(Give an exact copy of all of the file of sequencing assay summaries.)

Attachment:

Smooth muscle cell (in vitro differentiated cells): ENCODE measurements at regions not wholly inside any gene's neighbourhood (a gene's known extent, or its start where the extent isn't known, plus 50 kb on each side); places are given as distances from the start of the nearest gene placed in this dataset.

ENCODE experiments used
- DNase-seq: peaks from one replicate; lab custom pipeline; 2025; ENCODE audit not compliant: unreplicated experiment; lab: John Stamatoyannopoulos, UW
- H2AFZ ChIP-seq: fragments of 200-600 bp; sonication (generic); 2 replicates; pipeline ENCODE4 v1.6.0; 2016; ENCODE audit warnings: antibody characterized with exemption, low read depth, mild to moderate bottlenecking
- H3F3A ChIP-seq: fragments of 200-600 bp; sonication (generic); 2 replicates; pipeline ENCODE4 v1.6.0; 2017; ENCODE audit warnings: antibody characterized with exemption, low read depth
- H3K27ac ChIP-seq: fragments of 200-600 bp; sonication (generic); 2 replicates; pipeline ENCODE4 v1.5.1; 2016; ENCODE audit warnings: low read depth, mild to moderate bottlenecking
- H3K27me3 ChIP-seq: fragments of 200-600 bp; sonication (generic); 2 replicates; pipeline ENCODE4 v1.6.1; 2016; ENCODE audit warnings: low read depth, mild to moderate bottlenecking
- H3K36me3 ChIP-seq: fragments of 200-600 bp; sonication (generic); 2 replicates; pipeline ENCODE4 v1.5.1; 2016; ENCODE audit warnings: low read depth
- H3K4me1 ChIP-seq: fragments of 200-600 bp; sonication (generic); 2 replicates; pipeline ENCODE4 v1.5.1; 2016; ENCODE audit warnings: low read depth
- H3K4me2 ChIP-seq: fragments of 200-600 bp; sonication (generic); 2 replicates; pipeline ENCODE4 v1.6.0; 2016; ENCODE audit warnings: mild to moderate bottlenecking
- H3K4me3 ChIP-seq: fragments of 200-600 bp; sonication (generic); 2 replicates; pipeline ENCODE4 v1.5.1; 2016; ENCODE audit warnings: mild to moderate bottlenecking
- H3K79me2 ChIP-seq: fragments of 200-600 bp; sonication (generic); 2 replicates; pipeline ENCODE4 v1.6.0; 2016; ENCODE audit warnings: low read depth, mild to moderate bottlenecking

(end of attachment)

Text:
Smooth muscle cell (in vitro differentiated cells): ENCODE measurements at regions not wholly inside any gene's neighbourhood (a gene's known extent, or its start where the extent isn't known, plus 50 kb on each side); places are given as distances from the start of the nearest gene placed in this dataset.

ENCODE experiments used
- DNase-seq: peaks from one replicate; lab custom pipeline; 2025; ENCODE audit not compliant: unreplicated experiment; lab: John Stamatoyannopoulos, UW
- H2AFZ ChIP-seq: fragments of 200-600 bp; sonication (generic); 2 replicates; pipeline ENCODE4 v1.6.0; 2016; ENCODE audit warnings: antibody characterized with exemption, low read depth, mild to moderate bottlenecking
- H3F3A ChIP-seq: fragments of 200-600 bp; sonication (generic); 2 replicates; pipeline ENCODE4 v1.6.0; 2017; ENCODE audit warnings: antibody characterized with exemption, low read depth
- H3K27ac ChIP-seq: fragments of 200-600 bp; sonication (generic); 2 replicates; pipeline ENCODE4 v1.5.1; 2016; ENCODE audit warnings: low read depth, mild to moderate bottlenecking
- H3K27me3 ChIP-seq: fragments of 200-600 bp; sonication (generic); 2 replicates; pipeline ENCODE4 v1.6.1; 2016; ENCODE audit warnings: low read depth, mild to moderate bottlenecking
- H3K36me3 ChIP-seq: fragments of 200-600 bp; sonication (generic); 2 replicates; pipeline ENCODE4 v1.5.1; 2016; ENCODE audit warnings: low read depth
- H3K4me1 ChIP-seq: fragments of 200-600 bp; sonication (generic); 2 replicates; pipeline ENCODE4 v1.5.1; 2016; ENCODE audit warnings: low read depth
- H3K4me2 ChIP-seq: fragments of 200-600 bp; sonication (generic); 2 replicates; pipeline ENCODE4 v1.6.0; 2016; ENCODE audit warnings: mild to moderate bottlenecking
- H3K4me3 ChIP-seq: fragments of 200-600 bp; sonication (generic); 2 replicates; pipeline ENCODE4 v1.5.1; 2016; ENCODE audit warnings: mild to moderate bottlenecking
- H3K79me2 ChIP-seq: fragments of 200-600 bp; sonication (generic); 2 replicates; pipeline ENCODE4 v1.6.0; 2016; ENCODE audit warnings: low read depth, mild to moderate bottlenecking